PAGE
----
2016-17 Student-Athlete Advisory Committee Board
President Vice President Secretary Treasurer
Jillian Lawrence Aaron See Brooke Harvey Heath Deugan
Women's Soccer Football Volleyball Cross Country/T&F
Members of Franklin College’s Student-Athlete Advisory Committee hosted a Johnson County Special Olympics basketball game during halftime of the Grizzlies’ men’s basketball game against Rose-Hulman Institute of Technology on February 3.
The organization also organized a 50/50 raffle drawing, with proceeds supporting Johnson County Special Olympics.
SAAC members served as game officials while two Special Olympics teams participated in a 10-minute game. The players were encouraged by students and fans attending the game, and cheers erupted throughout the Spurlock Center following each made basket.
SAAC will continue to support Johnson County Special Olympics events throughout the calendar year.
All 21 intercollegiate teams had a member participate in the retreat.
Presentations by coaches, a low ropes course, and NCAA DiSC presentation helped the student-athletes learn leadership and team bonding activities to help them with their entire teams for the upcoming season.
Junior softball player Savannah Blevins was able to achieve a better understanding of the importance in blending different personalities among the team achieve goals.
“I learned what type of personality I had based on the DiSC test and was able to see other member’s personalities,” said Blevins. “This really helped me in understanding why I lead the way I do and how others may see that personality type. I will be able to bring this knowledge back to the softball team and have a better view of how to work with different individuals on my team.”
Senior football player Lucas Windell took away leadership skills not only needed to be successful in sports, but also in career goals and building relationships with people.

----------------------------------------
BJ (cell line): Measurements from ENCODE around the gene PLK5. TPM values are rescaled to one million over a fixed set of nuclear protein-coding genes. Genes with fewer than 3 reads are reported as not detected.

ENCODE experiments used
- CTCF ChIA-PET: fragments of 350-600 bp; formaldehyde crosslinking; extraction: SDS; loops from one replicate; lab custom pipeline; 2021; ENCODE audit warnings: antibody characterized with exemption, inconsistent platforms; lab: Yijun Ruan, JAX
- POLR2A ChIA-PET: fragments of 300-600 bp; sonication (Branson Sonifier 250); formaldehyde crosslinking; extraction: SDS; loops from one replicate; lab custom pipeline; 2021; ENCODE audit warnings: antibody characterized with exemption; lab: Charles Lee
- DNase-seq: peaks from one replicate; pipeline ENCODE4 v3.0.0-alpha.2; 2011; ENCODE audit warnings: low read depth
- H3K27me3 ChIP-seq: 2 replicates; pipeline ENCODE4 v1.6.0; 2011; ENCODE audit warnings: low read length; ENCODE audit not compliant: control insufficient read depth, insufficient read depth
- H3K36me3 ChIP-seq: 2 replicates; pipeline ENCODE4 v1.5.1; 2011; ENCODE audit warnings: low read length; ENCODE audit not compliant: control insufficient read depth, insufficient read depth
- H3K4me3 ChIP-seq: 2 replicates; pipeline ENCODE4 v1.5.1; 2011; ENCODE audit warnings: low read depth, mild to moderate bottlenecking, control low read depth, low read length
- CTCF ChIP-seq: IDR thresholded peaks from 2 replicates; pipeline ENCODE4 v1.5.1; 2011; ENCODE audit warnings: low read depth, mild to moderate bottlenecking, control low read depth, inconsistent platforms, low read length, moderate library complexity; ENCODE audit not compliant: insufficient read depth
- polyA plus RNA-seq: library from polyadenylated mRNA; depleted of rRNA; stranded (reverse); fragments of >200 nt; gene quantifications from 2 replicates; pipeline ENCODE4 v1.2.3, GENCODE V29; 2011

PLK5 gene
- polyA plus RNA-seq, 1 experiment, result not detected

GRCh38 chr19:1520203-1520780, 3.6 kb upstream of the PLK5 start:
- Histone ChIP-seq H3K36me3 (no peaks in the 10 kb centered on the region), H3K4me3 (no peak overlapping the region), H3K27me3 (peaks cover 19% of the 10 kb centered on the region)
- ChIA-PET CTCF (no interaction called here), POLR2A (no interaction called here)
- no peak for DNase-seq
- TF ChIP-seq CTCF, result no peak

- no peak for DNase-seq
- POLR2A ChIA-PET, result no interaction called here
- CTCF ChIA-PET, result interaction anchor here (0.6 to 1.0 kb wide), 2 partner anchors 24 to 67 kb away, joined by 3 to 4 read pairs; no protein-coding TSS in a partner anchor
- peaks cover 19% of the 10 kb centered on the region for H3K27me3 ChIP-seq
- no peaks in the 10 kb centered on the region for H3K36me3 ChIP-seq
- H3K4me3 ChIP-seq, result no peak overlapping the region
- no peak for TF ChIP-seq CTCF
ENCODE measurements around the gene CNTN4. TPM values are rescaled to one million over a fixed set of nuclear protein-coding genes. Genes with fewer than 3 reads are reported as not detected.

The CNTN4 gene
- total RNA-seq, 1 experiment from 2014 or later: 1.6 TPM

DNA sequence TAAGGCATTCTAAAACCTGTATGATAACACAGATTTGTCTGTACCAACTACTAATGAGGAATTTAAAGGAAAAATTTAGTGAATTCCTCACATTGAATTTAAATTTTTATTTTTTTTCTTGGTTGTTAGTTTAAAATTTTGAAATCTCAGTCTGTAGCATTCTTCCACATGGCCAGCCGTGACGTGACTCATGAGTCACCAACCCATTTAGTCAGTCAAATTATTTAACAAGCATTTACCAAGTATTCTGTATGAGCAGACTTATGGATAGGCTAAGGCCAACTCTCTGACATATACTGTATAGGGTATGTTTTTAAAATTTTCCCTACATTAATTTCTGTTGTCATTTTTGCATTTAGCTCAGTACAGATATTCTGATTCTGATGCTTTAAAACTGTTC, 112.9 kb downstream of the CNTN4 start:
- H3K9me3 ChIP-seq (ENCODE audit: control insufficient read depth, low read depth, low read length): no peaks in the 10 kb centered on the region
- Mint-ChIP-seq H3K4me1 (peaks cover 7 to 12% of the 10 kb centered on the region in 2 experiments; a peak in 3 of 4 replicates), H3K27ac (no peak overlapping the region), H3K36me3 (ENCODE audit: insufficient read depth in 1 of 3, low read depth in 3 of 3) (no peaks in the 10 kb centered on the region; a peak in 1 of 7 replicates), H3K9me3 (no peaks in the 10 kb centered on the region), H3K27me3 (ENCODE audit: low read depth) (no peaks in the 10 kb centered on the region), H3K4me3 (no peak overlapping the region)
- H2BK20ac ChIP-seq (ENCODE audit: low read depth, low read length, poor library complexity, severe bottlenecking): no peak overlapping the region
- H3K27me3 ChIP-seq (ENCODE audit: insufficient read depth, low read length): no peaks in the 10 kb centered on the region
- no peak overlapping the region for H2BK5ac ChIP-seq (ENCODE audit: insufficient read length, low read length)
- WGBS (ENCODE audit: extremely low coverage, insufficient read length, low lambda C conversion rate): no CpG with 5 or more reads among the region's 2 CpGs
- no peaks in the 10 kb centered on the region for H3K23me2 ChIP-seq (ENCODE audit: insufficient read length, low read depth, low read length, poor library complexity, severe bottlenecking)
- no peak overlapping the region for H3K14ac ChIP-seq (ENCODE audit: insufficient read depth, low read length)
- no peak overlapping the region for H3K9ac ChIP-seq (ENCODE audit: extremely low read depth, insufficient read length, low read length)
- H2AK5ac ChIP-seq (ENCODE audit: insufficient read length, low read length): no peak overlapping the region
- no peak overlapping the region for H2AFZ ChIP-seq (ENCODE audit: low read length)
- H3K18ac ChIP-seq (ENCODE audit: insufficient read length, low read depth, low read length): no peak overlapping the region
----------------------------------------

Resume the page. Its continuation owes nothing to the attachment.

“Not only did the retreat teach me skills to be a better leader in my sport, but it taught me aspects I can carry into future career, relationships, and the kind of person I want to be.”
Both Blevins and Windell would recommend attending the retreat to teammates and encourages everyone to come together for a common goal.
“It brings all sports together and you get to disconnect from the outside world and focus on your school,” said Windell. “You get to know and learn what everyone else is about and where we want to be as Franklin College leaders.”
Blevins added: “There are parts during the retreat that everyone can relate to. I believe it helped bring some leaders out of their shells and helped others learn how to take a softer approach to being a leader. It is important to be leader on and off the field.”
Grizzly Giveback is the student-athletes' way of thanking the college and the Franklin community for the support during the 2013-14 athletic season.
SAAC presented a check to the Johnson County Special Olympics.
Activities included a dizzy bat race, dunk-a-coach, basketball, soccer, football and cornhole. Food from Sodexo was also provided and raffle drawings for door prizes were awarded throughout the evening.
Below are some photos of the 2014 Grizzly Giveback.
SAAC President Dominique Boyd presented a check to Johnson County Special Olympics
Dizzy Bat Race
SAAC Participates with Andrew Luck
in Change the Play Campaign
Franklin College's Student-Athlete Advisory Committee recently participated in the "Change the Play" campaign with Indianapolis Colts quarterback Andrew Luck at the team's complex.
The student-athletes helped spread the message of the importance physical activity can be to local youth in the Indianapolis area.
Andrew Luck was the No. 1 pick in the 2012 NFL Draft and has led the Colts to the playoffs each of the past two seasons.
Members from Franklin's football, women's soccer, women's tennis, men's basketball and women's basketball teams helped with the program.
The Heartland Collegiate Athletic Conference’s Student-Athlete Advisory Committee (SAAC) had close to 25 HCAC student-athletes participate in a unified bowling event with approximately 25 Special Olympics of Indiana athletes from Johnson County at Southern Bowl in Greenwood, Indiana on Sunday afternoon. The occasion continued the conference’s and NCAA Division III’s partnership with Special Olympics and capped off NCAA Division III Week festivities.